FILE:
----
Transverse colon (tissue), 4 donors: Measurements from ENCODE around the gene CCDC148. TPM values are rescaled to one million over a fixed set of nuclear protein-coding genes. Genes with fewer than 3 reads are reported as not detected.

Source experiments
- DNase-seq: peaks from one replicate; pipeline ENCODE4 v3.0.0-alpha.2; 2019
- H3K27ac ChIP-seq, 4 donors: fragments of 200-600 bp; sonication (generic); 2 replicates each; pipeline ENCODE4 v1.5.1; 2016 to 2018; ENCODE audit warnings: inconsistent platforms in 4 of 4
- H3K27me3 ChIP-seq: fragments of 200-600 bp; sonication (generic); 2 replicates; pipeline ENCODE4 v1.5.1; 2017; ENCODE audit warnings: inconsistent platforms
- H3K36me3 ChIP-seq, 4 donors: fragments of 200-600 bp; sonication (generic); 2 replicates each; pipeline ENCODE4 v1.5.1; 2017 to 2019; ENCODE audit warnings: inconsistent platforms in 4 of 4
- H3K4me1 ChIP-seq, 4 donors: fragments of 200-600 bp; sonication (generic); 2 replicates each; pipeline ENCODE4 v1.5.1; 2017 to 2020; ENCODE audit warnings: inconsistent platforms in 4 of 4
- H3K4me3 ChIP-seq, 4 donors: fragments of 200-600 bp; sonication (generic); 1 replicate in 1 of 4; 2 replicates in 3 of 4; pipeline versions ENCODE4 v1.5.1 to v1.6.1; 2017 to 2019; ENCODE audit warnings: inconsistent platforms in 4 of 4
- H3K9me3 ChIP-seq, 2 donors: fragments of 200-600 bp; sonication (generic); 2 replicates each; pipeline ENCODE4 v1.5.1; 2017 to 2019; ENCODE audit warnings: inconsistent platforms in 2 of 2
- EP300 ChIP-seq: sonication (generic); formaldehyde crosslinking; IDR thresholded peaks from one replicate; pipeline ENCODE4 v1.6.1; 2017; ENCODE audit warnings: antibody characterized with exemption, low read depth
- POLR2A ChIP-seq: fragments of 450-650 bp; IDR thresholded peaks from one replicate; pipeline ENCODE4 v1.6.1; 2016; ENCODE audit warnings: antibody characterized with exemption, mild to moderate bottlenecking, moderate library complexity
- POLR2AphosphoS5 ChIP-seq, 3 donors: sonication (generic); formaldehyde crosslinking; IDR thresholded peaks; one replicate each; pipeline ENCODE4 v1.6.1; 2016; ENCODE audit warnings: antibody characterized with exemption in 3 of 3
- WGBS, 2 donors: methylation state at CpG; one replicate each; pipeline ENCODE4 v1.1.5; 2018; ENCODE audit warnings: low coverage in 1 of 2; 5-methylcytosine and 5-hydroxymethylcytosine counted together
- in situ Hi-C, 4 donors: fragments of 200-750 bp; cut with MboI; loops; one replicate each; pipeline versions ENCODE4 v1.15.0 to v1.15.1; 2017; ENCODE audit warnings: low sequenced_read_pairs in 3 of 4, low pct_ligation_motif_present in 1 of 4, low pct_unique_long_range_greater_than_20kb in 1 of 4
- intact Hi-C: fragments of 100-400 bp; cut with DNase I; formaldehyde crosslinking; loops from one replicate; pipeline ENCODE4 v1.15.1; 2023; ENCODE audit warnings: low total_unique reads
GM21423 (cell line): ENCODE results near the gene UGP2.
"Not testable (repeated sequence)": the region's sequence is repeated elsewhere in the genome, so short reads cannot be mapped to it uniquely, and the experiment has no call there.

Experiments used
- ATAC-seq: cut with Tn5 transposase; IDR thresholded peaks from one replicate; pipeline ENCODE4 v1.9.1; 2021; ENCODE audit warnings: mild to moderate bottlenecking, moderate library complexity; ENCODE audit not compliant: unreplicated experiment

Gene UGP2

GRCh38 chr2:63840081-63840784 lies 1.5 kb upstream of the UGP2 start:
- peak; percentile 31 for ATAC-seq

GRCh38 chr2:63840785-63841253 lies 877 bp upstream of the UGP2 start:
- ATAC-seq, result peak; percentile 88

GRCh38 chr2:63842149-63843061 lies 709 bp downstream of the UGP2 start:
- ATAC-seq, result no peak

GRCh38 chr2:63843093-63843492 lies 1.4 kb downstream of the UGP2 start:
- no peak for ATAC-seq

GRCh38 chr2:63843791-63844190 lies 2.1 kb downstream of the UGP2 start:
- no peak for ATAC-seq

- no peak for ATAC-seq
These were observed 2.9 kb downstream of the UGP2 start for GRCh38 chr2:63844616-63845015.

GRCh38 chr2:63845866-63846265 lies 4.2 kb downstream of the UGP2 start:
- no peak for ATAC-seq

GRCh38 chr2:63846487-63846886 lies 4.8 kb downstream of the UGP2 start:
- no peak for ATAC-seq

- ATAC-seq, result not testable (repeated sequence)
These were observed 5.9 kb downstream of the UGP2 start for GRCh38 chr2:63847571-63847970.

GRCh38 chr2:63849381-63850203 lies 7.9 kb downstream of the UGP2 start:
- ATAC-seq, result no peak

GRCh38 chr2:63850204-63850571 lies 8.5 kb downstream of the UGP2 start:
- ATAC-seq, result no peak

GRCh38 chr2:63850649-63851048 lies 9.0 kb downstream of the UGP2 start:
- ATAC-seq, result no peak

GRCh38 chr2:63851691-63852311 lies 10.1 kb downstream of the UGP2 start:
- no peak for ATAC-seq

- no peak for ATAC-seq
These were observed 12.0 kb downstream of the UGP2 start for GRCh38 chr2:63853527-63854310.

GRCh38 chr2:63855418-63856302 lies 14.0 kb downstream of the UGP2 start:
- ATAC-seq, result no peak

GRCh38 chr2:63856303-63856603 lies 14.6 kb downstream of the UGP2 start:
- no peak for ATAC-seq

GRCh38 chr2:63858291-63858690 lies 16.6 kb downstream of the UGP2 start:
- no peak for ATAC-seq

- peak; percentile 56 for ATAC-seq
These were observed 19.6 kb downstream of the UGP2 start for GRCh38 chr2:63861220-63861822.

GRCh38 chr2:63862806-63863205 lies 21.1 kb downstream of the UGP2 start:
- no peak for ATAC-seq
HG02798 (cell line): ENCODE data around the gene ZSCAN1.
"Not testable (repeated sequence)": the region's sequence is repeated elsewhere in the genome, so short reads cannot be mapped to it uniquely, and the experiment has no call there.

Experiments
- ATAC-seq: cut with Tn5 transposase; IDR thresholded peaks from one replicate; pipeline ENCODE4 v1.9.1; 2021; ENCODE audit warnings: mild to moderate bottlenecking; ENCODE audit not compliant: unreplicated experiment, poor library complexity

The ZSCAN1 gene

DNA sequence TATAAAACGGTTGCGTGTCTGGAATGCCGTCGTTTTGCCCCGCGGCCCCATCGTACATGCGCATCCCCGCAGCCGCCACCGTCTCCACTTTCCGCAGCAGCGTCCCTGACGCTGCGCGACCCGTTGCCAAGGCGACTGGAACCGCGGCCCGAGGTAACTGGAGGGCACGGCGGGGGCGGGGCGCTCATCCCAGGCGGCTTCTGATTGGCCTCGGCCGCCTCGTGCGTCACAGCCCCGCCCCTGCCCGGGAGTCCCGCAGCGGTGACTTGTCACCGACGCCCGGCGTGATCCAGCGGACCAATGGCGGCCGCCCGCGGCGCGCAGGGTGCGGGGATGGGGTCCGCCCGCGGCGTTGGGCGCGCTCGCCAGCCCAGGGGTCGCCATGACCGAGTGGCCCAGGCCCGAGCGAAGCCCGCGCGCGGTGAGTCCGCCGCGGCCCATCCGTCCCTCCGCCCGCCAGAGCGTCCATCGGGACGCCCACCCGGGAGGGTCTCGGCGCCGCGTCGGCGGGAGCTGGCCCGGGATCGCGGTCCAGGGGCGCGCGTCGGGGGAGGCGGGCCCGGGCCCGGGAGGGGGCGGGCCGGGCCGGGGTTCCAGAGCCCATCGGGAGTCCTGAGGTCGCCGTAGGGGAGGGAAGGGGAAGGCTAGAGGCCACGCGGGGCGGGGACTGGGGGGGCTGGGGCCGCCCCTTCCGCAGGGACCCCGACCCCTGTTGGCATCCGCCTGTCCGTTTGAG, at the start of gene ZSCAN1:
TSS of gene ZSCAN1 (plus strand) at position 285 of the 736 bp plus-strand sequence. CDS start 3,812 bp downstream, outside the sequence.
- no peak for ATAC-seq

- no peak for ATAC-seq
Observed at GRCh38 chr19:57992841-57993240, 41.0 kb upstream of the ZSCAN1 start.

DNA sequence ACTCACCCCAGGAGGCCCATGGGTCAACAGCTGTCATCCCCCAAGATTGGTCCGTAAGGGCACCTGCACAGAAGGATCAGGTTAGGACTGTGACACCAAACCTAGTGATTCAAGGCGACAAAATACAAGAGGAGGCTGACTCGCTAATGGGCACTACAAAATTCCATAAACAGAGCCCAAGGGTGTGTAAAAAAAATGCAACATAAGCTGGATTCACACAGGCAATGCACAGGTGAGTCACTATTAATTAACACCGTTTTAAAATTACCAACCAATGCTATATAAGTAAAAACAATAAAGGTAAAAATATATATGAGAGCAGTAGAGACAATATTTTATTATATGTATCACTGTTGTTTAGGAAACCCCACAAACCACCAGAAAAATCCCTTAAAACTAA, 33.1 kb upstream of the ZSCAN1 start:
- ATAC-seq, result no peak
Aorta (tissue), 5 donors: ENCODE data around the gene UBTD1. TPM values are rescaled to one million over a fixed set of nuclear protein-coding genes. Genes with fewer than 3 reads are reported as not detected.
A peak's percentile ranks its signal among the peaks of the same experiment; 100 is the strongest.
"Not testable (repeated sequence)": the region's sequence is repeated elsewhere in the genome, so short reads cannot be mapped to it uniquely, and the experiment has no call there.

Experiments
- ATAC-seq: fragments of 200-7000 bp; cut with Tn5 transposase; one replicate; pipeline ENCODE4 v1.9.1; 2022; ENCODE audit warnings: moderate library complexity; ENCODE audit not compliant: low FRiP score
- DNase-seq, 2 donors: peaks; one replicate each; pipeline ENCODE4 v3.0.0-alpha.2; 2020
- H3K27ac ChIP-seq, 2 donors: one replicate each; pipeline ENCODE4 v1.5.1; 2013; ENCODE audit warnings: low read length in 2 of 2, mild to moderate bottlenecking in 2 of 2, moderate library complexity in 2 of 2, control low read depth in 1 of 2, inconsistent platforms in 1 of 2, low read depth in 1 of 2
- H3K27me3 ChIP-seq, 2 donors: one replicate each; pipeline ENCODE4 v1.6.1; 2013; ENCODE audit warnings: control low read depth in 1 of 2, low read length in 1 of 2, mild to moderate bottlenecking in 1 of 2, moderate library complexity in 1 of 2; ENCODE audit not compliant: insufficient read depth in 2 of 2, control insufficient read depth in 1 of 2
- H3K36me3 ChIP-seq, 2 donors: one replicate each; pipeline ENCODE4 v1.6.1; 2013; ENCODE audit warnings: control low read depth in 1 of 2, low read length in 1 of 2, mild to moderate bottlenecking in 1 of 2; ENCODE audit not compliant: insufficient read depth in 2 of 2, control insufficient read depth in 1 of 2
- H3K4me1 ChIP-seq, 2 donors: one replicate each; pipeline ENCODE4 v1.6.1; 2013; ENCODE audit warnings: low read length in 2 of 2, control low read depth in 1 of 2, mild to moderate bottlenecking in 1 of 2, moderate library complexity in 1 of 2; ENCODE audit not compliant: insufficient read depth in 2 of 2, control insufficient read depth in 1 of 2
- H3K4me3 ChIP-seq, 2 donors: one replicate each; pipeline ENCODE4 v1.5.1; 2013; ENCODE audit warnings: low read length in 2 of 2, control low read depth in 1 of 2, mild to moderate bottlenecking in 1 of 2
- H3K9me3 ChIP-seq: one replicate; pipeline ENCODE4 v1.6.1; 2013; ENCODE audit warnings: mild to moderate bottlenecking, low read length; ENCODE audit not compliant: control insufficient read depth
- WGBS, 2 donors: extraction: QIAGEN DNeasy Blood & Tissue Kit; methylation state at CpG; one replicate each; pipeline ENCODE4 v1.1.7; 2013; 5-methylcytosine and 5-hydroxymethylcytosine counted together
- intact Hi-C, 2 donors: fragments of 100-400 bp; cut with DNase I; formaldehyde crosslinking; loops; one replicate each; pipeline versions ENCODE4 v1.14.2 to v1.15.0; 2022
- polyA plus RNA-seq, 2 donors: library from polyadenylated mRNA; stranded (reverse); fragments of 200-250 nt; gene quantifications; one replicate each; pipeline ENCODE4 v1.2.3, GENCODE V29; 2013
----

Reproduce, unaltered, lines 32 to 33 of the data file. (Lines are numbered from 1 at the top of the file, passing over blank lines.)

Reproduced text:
These were observed 2.9 kb downstream of the UGP2 start for GRCh38 chr2:63844616-63845015.

GRCh38 chr2:63845866-63846265 lies 4.2 kb downstream of the UGP2 start: